I’m lolling about in the back of the car — my seat is in the fully horizontal position, the tray table is out and the massager is swirling away at my backside while I try to get the music droning in the front to come through the rear speakers of the flashy Burmester Audio system — when suddenly I feel the car slow down, swing right and crunch across the gravel shoulder lining this Canadian roadway. It’s difficult, as a motoring journalist, not to drive — but I’ve made an exception for the 2014 Mercedes S-Class, pressing some poor Mercedes-Benz PR hack into service as my chauffeur so that I can play the Donald Trump role, wallowing in the plush refinement of the car’s rear passenger area, and apparently avoiding a speeding ticket in the bargain.
To be fair to my (now slightly poorer) driver, he was only going around 120kph when the cop flashed his lights at us, but they’re rather strict about speed limits up here in the Greater Toronto Area and, as if to demonstrate this, there are both police cruisers (maybe they say prowlers this far north?) and speed limit signs every other kilometre, and the signage has proclaimed a rather timid 90kph maximum for the bulk of our drive. Oh well, I thought to myself as I took the wheel — it’s not likely I’ll be back in Canada any time soon.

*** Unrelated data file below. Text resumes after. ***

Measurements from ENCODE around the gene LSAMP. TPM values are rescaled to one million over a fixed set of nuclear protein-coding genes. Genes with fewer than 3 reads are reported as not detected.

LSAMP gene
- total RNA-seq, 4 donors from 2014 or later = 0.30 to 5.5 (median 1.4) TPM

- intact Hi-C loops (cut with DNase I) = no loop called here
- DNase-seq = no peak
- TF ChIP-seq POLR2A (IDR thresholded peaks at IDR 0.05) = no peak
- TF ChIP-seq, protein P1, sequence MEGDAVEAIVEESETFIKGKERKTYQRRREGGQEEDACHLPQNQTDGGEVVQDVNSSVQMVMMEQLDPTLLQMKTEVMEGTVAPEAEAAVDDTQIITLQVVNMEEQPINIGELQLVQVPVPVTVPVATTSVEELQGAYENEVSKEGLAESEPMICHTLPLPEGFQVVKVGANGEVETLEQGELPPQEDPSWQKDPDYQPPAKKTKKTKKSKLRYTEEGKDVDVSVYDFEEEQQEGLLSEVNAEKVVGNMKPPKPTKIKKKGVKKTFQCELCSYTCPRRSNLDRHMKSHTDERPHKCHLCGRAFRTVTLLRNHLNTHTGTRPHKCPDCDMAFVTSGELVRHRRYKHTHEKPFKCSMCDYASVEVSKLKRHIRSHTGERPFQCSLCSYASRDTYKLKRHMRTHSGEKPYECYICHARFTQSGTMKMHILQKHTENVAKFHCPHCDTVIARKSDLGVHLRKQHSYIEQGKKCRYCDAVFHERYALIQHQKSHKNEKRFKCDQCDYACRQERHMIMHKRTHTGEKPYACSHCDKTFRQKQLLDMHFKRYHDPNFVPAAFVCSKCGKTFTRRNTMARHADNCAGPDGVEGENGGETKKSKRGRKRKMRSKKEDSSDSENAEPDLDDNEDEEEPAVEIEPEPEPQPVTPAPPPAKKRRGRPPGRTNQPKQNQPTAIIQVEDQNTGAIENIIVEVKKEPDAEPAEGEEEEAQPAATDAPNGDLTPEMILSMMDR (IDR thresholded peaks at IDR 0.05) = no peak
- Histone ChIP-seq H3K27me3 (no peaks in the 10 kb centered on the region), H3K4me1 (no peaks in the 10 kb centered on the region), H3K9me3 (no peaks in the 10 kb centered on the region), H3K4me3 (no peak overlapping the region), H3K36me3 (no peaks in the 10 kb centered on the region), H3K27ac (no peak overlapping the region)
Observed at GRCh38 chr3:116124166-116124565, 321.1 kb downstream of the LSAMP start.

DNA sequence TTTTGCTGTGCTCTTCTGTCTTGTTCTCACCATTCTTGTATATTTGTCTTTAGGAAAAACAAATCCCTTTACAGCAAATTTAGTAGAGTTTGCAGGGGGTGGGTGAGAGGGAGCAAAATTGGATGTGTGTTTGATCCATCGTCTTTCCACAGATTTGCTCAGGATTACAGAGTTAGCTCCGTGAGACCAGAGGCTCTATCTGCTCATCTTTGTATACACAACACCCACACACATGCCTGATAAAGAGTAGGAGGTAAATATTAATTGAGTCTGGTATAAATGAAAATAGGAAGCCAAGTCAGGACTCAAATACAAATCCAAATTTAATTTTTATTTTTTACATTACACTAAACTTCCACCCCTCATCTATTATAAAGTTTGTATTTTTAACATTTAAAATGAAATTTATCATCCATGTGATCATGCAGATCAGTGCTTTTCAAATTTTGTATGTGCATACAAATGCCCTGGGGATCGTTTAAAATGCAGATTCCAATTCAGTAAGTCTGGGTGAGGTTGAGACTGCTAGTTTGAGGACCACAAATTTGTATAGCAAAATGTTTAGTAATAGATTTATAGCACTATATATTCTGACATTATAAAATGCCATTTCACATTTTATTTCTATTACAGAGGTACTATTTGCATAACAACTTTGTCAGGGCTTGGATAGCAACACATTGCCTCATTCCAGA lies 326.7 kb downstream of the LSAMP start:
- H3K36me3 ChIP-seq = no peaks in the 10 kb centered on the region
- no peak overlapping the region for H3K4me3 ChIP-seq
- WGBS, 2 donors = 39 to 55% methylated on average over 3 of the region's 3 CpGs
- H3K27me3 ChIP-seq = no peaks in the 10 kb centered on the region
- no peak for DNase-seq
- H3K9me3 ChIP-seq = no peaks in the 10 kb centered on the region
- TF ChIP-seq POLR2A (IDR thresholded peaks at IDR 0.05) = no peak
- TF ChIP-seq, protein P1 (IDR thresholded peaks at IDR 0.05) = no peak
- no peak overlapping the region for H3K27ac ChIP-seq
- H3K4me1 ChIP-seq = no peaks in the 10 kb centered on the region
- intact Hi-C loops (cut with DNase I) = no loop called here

Driving the S500 is a bit like walking a Great Dane, there’s quite a lot of power and plenty of respect for the beast at hand, but something makes you think that spending too much time in a flat-out sprint would be a mistake. The 4.7-litre V8 pairs handsomely with the 7G-Tronic Plus automatic transmission to deliver 455bhp and peak torque of 700Nm, zipping you down the road with the assurance that comes with knowing that power is on your side (probably literally and figuratively if you own one of these). This big-boned beauty can do the 0-100kph sprint in 4.8 seconds according to Merc, and my experience leads me to believe them.
Across crowded highways, city streets, and winding Canadian back roads the S500 proved incredibly smooth and agile, so much so that you basically forget just how large this ride is. The car’s electronic steering is an able-bodied chameleon, adapting ratios with speed and driving conditions to leave you feeling both in control and well looked after. The chassis is game for zipping through corners, so much so that I expect a number of chauffeurs will be chastised for enjoying this car just a little too much, since barrelling through the curves isn’t a lot fun from the back seat.
Behind the wheel, you can set a rather drastic approach, and then muscle your way out of the apex with nary a complaint from the car. Sure, its buttery ride quality isn’t the stuff of sportscar dreams, but it’s incredibly forgiving and comfortable, just as a limousine should be. Part of this is down to a rather nifty invention called ESP, developed in part by a new friend of mine (more on that later). But then, it’s important to point out that unless you’re trying to drift (and I wasn’t), the effect of the various nanny technologies packed into the S500 (ESP, chassis control, etc) are so well honed that you’re not likely to notice when they intervene, instead experiencing the kind of fluid, effortless driving that ought to accompany any superlatively luxury car. Time and time again, I attempted to find the outer limits of the car’s abilities, attacking corners, elevation changes, and overtaking whenever I had the urge — but S-Class is so well engineered that you can’t really find a single rough edge on public roads without behaving very badly.